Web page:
Consumers understand this; with the internet, they can research their options. It is very common for a prospective client to tell me “I’ve done my research. I want to file a consumer proposal”. They know their options. In the past, credit counselling was their only option. Today, they know they can file a consumer proposal, so they don’t have to suffer with their debts for many years. They “pull the trigger” on a consumer proposal much earlier than they have in the past.
Creditors are Willing to Make a Deal
When Debt Management Plans were more prevalent, creditors, like the big banks, were less inclined to accept a consumer proposal. Why take 30 cents on the dollar in a consumer proposal when they might get 100 cents on the dollar (less the fees they pay to the credit counsellor) in a Debt Management Plan?
Today, the big banks know that a Debt Management Plan is not a viable option for many debtors. So, they are faced with two options: accept the consumer proposal or reject it and force the debtor to go bankrupt. Since creditors get less in a bankruptcy, the decision is simple: take the deal.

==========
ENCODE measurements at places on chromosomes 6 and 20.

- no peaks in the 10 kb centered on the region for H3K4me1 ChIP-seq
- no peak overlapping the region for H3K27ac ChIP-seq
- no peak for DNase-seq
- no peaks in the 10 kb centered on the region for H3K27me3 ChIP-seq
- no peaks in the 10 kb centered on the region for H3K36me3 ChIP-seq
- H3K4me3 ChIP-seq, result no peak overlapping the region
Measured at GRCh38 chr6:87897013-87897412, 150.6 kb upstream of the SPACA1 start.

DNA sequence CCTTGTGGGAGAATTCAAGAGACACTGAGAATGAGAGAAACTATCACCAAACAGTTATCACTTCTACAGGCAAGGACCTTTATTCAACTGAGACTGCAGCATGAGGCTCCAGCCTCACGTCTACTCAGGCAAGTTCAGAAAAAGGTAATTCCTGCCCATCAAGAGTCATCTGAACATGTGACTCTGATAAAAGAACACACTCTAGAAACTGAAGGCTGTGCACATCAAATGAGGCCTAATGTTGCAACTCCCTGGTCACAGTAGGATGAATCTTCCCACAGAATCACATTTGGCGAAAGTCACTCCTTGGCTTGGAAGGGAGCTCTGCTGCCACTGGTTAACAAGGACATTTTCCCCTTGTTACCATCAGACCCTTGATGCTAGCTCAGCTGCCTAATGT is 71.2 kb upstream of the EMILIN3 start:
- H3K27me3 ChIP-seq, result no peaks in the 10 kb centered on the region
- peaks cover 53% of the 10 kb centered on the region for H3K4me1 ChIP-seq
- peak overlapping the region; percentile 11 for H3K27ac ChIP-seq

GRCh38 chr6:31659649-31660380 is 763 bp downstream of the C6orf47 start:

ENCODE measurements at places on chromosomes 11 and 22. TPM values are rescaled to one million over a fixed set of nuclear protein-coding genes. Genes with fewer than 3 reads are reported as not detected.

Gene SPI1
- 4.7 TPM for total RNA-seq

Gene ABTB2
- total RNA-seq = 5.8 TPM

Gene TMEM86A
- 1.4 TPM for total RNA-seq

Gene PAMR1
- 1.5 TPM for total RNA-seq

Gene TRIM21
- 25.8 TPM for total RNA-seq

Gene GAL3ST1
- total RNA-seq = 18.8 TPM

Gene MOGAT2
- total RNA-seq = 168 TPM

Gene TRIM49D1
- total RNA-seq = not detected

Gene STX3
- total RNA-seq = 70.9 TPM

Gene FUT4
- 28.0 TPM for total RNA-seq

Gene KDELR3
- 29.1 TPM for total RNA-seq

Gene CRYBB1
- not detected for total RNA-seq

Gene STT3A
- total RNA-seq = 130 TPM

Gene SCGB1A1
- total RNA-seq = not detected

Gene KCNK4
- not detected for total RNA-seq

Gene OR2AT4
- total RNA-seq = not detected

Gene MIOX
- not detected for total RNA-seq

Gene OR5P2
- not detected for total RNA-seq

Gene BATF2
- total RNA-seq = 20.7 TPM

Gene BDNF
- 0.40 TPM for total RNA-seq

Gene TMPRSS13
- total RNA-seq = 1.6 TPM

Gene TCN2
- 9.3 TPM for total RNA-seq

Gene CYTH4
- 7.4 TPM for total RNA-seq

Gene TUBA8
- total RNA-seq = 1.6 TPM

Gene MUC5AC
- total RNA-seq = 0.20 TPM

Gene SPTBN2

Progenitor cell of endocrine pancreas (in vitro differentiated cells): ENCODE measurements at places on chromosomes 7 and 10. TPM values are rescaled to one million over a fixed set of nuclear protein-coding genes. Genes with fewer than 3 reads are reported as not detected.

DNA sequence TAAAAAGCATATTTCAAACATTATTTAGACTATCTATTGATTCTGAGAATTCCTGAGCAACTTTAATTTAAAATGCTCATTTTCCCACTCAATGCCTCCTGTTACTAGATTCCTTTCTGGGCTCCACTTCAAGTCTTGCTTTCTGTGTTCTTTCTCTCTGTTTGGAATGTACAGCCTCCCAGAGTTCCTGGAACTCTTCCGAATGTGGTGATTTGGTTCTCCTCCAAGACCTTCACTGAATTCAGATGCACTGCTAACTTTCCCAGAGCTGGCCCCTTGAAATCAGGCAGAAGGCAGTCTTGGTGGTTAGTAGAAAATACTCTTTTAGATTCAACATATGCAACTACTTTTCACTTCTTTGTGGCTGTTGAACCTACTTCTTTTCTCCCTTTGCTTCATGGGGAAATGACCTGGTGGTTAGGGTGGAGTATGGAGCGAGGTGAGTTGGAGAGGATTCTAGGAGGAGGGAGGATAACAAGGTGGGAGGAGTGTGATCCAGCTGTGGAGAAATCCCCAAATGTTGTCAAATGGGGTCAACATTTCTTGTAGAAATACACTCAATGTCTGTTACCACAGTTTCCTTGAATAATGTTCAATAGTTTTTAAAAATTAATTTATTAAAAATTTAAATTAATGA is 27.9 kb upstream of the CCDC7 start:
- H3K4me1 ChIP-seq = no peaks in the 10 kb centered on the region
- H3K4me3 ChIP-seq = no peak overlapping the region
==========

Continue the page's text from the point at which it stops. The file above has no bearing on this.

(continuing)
Creditors don’t automatically accept every proposal; we negotiate with them on almost half of all proposals filed. But, in most cases a reasonable resolution is reached, to the satisfaction of both the debtor and the creditors.
As a result, debtors who in the past would have had to offer an unrealistically high proposal, are now able to file an affordable proposal that is acceptable to the creditors. It’s a win-win.
In summary, although debt levels are increasing, debtors, faced with high debt service costs, are more knowledgeable about their options. Therefore, they’re more proactive in pulling the trigger on a solution to their debt problems.